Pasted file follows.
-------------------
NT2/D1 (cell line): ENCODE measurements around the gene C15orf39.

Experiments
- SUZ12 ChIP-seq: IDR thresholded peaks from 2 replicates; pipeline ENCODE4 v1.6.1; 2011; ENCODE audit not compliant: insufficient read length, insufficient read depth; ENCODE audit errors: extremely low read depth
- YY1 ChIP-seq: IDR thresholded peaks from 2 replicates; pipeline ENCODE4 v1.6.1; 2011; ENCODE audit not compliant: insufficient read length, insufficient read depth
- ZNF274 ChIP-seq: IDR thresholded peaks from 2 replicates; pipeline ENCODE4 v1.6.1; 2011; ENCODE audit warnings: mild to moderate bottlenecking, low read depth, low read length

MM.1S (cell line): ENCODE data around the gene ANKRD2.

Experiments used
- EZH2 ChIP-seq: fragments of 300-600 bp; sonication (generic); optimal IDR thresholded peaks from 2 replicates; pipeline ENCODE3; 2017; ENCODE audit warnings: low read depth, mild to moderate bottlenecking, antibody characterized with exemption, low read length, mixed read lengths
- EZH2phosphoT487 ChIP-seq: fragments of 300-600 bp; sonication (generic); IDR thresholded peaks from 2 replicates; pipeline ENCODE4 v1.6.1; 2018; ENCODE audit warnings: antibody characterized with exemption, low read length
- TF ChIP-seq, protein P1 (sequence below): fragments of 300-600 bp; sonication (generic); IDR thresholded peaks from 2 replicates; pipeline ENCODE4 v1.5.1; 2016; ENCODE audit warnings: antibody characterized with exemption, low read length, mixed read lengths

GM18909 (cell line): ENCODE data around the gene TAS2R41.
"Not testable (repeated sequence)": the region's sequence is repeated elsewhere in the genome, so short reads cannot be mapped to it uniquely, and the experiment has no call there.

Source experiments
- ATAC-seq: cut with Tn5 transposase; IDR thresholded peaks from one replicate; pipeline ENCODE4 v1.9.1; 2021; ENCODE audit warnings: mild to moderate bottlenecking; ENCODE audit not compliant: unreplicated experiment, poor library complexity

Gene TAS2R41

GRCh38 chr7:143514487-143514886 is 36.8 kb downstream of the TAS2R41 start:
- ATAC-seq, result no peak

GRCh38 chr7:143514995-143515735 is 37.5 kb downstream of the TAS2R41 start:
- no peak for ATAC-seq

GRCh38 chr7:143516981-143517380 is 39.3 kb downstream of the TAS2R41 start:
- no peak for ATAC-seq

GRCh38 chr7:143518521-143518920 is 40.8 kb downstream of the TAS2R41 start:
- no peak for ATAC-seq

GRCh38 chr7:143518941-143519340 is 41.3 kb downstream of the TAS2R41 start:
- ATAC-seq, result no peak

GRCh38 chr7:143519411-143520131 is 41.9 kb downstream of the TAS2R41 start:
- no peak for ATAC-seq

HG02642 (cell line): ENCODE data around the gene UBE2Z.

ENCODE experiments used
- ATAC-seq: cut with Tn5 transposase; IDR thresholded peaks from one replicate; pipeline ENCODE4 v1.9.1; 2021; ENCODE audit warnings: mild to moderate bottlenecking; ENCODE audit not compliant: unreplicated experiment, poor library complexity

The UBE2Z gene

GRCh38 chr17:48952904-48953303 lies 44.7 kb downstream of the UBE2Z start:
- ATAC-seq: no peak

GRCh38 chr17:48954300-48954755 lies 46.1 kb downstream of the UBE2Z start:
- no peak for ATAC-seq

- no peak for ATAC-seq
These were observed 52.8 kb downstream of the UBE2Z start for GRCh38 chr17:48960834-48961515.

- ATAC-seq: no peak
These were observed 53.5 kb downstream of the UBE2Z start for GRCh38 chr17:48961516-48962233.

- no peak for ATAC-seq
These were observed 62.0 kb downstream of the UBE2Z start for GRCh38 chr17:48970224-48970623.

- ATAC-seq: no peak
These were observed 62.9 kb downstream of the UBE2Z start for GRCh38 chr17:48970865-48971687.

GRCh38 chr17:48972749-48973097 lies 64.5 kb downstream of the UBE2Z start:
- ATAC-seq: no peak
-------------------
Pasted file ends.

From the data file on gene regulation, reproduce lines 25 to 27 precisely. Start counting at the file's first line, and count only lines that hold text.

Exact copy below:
- ATAC-seq, result no peak

GRCh38 chr7:143519411-143520131 is 41.9 kb downstream of the TAS2R41 start:
- no peak for ATAC-seq